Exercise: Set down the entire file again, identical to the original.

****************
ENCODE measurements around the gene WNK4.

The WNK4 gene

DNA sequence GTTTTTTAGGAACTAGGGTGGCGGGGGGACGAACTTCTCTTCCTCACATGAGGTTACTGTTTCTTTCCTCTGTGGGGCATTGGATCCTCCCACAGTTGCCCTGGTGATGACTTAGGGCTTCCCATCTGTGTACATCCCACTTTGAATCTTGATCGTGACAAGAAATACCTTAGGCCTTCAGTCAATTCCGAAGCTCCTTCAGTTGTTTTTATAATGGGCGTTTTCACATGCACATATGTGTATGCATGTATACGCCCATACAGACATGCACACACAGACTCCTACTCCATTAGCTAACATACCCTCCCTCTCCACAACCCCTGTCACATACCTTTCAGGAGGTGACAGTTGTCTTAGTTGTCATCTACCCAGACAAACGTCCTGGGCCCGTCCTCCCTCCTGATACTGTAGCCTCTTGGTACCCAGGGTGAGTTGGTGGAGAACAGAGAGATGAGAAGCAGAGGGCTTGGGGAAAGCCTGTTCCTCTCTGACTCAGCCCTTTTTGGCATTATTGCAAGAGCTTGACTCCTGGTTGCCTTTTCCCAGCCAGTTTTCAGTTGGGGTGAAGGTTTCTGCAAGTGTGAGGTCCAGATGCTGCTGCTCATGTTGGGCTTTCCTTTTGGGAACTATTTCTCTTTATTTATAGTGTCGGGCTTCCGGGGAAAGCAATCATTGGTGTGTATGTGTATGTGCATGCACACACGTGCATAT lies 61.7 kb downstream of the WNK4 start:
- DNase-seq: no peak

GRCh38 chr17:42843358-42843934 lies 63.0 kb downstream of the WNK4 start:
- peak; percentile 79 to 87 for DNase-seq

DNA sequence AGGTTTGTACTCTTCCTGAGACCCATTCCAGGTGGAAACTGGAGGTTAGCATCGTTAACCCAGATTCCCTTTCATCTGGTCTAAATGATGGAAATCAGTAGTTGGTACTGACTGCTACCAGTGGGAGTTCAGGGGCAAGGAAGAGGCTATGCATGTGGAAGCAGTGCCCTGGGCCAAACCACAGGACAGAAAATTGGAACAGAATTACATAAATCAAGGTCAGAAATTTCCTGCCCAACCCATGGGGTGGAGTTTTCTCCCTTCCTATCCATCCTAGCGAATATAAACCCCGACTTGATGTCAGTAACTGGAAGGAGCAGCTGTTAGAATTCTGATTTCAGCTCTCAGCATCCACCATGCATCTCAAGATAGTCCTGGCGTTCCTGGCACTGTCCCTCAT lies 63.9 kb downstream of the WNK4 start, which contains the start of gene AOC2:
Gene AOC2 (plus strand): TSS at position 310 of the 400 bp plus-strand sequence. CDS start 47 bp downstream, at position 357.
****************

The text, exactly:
ENCODE measurements around the gene WNK4.

The WNK4 gene

DNA sequence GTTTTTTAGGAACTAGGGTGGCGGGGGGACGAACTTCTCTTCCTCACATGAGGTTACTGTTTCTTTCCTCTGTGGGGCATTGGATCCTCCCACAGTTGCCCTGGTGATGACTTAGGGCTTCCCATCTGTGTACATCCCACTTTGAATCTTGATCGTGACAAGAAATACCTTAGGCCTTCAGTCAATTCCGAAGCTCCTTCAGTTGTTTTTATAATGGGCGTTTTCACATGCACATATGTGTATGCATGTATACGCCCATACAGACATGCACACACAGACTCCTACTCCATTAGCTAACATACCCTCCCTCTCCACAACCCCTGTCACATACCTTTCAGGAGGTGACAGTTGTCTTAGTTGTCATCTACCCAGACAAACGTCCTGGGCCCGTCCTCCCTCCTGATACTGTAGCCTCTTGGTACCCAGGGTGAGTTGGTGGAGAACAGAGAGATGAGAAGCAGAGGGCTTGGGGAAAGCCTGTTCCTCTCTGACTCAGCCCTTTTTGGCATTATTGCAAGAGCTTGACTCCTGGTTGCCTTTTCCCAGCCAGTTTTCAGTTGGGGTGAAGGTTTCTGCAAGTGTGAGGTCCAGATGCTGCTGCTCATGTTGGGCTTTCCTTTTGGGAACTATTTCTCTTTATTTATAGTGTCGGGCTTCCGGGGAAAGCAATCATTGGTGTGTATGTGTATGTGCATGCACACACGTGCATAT lies 61.7 kb downstream of the WNK4 start:
- DNase-seq: no peak

GRCh38 chr17:42843358-42843934 lies 63.0 kb downstream of the WNK4 start:
- peak; percentile 79 to 87 for DNase-seq

DNA sequence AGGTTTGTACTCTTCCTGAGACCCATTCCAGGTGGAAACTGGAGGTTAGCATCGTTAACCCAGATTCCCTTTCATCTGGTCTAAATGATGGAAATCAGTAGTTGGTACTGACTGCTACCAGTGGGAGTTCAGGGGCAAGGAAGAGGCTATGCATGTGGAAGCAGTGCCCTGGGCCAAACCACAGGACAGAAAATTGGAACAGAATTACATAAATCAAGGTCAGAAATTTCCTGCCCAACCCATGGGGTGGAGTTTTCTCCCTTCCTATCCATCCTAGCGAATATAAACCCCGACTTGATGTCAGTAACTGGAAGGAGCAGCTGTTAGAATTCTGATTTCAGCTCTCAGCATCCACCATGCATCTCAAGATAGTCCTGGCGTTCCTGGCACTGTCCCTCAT lies 63.9 kb downstream of the WNK4 start, which contains the start of gene AOC2:
Gene AOC2 (plus strand): TSS at position 310 of the 400 bp plus-strand sequence. CDS start 47 bp downstream, at position 357.